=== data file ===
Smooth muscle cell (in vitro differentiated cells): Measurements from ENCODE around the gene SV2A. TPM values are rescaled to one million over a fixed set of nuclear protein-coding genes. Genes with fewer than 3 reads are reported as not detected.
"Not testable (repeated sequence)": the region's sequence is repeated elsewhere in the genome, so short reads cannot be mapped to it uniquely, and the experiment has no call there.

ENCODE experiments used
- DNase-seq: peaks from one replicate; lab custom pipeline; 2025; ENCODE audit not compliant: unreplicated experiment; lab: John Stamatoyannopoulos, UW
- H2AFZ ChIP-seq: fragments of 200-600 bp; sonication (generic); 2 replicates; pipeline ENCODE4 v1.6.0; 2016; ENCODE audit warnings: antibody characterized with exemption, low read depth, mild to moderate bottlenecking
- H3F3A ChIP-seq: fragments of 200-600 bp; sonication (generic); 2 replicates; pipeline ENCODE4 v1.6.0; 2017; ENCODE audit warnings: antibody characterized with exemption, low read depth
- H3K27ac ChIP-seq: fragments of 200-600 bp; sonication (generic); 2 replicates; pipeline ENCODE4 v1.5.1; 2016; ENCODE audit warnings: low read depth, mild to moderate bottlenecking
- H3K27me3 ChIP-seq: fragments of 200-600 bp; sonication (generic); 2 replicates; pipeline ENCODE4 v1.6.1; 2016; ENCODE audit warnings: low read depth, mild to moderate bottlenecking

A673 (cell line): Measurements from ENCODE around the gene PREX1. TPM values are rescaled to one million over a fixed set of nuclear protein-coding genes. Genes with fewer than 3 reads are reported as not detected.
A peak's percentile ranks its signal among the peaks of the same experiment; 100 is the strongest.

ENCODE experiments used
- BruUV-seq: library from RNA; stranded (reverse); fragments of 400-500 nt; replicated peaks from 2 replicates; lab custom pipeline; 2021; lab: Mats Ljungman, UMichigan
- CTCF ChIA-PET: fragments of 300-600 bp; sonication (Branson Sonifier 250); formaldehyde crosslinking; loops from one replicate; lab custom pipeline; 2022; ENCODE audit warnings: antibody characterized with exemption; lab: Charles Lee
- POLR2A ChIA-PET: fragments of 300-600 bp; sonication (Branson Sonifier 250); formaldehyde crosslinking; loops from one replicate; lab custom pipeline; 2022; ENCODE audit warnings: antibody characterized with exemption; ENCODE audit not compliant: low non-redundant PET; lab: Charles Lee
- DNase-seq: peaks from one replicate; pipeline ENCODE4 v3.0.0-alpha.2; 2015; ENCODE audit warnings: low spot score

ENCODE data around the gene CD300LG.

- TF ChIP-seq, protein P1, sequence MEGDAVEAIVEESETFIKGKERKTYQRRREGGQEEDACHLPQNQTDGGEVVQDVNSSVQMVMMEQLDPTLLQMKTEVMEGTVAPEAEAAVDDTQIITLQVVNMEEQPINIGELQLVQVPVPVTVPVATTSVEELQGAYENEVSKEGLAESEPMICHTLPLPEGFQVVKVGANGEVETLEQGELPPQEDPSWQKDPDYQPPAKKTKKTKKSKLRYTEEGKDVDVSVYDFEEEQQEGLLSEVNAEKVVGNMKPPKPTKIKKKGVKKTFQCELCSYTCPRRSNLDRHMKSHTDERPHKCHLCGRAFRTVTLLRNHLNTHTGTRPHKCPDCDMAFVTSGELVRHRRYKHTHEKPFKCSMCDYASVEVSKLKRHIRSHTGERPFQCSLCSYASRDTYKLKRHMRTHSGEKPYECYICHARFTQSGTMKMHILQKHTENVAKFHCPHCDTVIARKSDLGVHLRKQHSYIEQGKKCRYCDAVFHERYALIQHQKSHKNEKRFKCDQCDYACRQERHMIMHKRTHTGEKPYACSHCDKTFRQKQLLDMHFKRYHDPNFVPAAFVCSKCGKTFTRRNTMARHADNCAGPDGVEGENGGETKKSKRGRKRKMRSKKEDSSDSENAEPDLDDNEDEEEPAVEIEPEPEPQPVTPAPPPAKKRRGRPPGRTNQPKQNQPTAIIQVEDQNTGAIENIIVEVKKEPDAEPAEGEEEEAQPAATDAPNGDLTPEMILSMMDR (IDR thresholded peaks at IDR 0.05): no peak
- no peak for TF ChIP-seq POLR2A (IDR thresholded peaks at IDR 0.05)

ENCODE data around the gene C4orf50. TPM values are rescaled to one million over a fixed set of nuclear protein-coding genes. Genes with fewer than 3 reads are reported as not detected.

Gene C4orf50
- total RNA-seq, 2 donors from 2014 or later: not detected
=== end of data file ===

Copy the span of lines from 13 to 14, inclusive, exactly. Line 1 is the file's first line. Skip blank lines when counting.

- CTCF ChIA-PET: fragments of 300-600 bp; sonication (Branson Sonifier 250); formaldehyde crosslinking; loops from one replicate; lab custom pipeline; 2022; ENCODE audit warnings: antibody characterized with exemption; lab: Charles Lee
- POLR2A ChIA-PET: fragments of 300-600 bp; sonication (Branson Sonifier 250); formaldehyde crosslinking; loops from one replicate; lab custom pipeline; 2022; ENCODE audit warnings: antibody characterized with exemption; ENCODE audit not compliant: low non-redundant PET; lab: Charles Lee